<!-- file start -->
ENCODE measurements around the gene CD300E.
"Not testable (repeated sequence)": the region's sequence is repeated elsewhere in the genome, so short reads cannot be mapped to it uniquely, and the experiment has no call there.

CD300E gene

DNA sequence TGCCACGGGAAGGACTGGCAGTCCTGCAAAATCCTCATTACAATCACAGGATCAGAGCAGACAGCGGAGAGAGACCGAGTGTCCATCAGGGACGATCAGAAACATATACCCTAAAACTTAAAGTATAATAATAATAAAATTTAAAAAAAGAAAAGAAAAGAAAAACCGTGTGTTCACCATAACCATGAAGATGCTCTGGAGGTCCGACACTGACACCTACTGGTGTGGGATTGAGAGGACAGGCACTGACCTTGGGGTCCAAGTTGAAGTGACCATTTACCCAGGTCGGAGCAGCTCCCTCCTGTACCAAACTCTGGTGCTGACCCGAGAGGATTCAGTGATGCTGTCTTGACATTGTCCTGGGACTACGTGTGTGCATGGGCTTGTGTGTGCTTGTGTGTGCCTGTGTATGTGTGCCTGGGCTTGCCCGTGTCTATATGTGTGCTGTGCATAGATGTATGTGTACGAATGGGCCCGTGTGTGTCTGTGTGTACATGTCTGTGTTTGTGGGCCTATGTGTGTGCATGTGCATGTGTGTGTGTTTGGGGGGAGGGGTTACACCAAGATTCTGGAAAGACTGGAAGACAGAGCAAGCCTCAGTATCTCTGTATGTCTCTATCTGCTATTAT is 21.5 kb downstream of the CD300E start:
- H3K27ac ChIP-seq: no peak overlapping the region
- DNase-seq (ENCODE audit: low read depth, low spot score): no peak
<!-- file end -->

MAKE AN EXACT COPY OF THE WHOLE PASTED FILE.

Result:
ENCODE measurements around the gene CD300E.
"Not testable (repeated sequence)": the region's sequence is repeated elsewhere in the genome, so short reads cannot be mapped to it uniquely, and the experiment has no call there.

CD300E gene

DNA sequence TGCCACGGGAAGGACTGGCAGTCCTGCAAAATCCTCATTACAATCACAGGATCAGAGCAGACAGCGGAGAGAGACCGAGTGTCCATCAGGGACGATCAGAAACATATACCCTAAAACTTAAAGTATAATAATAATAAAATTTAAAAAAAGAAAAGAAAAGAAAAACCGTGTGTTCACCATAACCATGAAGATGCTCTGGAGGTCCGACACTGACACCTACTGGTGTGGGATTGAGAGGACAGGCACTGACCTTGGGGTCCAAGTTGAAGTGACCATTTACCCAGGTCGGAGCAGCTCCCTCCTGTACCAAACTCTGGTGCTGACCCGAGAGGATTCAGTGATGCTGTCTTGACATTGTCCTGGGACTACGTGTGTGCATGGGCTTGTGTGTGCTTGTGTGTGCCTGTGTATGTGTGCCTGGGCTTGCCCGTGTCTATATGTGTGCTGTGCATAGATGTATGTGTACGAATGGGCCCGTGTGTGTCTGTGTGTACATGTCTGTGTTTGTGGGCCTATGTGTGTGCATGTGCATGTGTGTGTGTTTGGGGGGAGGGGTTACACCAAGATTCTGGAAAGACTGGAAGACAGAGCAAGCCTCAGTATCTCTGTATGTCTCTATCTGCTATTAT is 21.5 kb downstream of the CD300E start:
- H3K27ac ChIP-seq: no peak overlapping the region
- DNase-seq (ENCODE audit: low read depth, low spot score): no peak